It's also great to shed the extra clothing layers of winter and spring running – and allow your legs and arms to feel the warming rays of sunshine. 

Another great joy is planning a later evening run and seeing the sun set over the hills and mountains, or across the sea, as I run. This is not so possible in the winter because the sun has often set before I can leave my desk behind.

It's also a time of the day when  a stiff breeze or wind often settles and conditions are calmer. I love hearing the sounds of the summer birds and smelling the aroma of warmed wild plants and flowers on an evening run.

Where I live, there is also the chance of seeing an array of wildlife when running in the evening, including birds of prey, pine marten, red and roe deer, dolphins and sometimes even otters and red squirrels.

loch for swimming

It's great to take a dip in a cooling loch after an evening run (Image credit: FionaOutdoors)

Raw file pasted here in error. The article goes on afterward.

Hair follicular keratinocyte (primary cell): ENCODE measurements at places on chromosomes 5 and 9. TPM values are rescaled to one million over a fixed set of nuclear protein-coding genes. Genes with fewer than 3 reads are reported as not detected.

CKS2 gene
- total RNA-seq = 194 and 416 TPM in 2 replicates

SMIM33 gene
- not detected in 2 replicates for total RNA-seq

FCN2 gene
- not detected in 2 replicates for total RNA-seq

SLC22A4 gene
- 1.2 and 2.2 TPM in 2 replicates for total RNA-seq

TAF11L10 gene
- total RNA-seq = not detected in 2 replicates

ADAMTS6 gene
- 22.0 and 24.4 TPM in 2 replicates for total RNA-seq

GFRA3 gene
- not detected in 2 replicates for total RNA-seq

I could, of course, run in the brighter mornings of summer and sometimes I do. It’s easier to get up and out for a morning run when it’s brighter – as compared to the cold and dark of a winter morning – but I usually feel quite stiff and slow to get going, even in summer. 

By the evening, my muscles and joints have warmed up and I have usually achieved a day of work, so it's a pleasure to be able to unwind with a sociable run. It's when my friends come together and we exchange our highs and lows of the day. 

After working up a sweat while running, we often run by a favourite swimming spot, whether it's the sea or a loch, and take a cooling dip.

In my view, summer evening runs are the best by far and I am very much looking for to the next few months of doing exactly this.

Fiona Russell
Outdoor writer

Fiona Russell is a widely published adventure journalist and blogger, better known as Fiona Outdoors. She is based in Scotland and is an all-round outdoors enthusiast with favorite activities including trail running, mountain walking, mountain biking, road cycling, triathlon and skiing (both downhill and backcountry). Aside from her own adventures, Fiona's biggest aim is to inspire others to enjoy getting outside and exploring, especially through her writing. She is also rarely seen without a running skort! Find out more at Fiona Outdoors.